While it does look grandiose and vivid, the content and story of Last Days In The Desert remain hollow and frustratingly empty. Though the film clocks in at 98 min, the extreme long shots and lack of dialogue make it feel more like 150. Garcia never gives the audience enough substance to chew on, and that could be perhaps the his biggest sin here.

Rating: 5/10 

Similar to: Wings of Desire (1987), Days of Heaven (1978), Clean Shaven (1993) 

H. (Sundance 2015)

4 Feb

Artsy. Wierd. Pretentious. Experimental. Cryptic.

Whatever labels you throw at it, the 2015 Sundance film H. is a hard one to tackle. Equal parts romance, sci-fi, relationship drama, and visual poetry, H. tells the story of two couples whose lives slowly start to intersect into each others’ in conjunction with the passing of some celestial object from space.  The first characters we encounter are Helen and Roy (played by Robin Bartlett and  Julian Gamble respectively), an aging couple from Troy, New York. Helen likes to purchase life-like baby dolls and treat them like real newborn (or as she calls them “reborn” babies, which includes pretending to put them to bed, feeding, and burping them. Roy likes fishing. There is another woman named Helen (Rebecca Dayan), but she is in her 8th month of pregnancy and is into artistic photography along with her husband Alex (Will Janowitz). Both couples seem to innocently carry on with their lives until a mysterious something (natural disaster? meteor? space aliens?) causes the city to go into chaos, triggering a domino effect that weaves in and out of the city.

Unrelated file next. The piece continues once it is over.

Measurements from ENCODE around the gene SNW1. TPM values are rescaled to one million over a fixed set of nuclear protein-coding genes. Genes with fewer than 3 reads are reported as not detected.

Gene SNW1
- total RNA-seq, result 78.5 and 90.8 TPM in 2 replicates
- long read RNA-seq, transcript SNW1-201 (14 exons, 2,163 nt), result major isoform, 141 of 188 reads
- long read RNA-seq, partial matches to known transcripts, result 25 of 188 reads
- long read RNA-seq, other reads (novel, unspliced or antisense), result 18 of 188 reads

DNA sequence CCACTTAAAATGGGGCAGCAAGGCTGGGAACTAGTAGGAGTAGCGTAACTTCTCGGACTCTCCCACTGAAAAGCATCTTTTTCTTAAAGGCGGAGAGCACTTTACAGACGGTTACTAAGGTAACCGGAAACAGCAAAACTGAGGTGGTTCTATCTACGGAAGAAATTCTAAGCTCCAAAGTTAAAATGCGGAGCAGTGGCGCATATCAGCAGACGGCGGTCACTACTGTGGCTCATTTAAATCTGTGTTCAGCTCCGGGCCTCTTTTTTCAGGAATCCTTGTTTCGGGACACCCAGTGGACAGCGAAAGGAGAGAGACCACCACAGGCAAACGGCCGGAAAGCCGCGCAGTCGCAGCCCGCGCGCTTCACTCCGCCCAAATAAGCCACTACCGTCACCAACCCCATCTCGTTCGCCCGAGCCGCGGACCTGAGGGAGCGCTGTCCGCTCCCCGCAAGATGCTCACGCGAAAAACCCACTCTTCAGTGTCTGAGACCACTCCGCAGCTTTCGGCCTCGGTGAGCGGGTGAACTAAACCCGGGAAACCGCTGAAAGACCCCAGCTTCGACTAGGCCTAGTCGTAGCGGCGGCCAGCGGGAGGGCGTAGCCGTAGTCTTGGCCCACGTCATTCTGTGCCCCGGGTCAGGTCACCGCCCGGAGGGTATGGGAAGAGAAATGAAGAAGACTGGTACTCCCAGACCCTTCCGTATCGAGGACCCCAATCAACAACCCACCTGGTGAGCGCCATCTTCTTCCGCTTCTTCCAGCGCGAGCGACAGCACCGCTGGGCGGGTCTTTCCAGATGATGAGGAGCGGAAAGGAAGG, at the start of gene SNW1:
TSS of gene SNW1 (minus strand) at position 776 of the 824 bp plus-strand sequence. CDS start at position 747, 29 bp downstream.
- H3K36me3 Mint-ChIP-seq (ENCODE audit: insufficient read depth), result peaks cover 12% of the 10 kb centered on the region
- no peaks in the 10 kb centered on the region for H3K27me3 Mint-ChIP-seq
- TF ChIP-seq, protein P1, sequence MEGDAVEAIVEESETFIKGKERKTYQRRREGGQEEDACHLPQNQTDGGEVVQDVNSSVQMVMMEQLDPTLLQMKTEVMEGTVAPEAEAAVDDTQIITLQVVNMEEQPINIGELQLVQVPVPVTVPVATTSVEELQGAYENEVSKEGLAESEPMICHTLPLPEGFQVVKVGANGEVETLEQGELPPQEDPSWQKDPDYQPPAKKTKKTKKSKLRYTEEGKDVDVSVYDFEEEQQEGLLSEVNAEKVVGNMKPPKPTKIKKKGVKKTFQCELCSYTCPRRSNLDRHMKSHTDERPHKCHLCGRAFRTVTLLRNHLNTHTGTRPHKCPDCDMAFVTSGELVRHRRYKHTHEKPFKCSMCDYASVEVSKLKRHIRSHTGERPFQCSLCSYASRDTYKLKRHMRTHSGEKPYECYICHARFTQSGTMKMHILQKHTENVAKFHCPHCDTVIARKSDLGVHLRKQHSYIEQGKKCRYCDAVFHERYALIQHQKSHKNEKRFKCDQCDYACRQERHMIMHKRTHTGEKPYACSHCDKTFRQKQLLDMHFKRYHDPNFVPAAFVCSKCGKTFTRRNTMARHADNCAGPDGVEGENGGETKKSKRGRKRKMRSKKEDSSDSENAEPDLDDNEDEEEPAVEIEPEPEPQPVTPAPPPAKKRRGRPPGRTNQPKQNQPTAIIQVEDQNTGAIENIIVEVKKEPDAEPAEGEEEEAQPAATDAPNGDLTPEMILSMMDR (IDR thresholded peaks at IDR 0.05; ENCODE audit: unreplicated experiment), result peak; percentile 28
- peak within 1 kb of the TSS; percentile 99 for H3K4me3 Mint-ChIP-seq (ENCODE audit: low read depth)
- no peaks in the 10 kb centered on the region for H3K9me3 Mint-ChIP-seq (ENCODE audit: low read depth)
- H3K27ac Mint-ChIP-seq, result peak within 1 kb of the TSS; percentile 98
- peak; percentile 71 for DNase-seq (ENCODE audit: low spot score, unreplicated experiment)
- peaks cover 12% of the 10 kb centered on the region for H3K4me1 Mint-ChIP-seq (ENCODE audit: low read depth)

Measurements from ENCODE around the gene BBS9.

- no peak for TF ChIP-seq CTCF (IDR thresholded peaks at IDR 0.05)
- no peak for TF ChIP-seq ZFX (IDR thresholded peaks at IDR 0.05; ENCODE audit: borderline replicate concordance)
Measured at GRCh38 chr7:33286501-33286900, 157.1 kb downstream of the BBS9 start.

Featuring some fantastic imagery from this year’s festival (rivaled only perhaps by Lubezki’s work in Last Days in the Desert and the stunning visual palette from The Witch), H. was designed and experienced as a bold visceral journey. Along the way are various cryptic messages referencing the great Greek drama The Iliad. H.‘s music is also intensely compelling. If you haven’t already associated the beautiful cello and piano piece Arvo Part with great cinema after watching There Will Be Bloodyou will now; almost every scene in H. has some variation of the intense melody.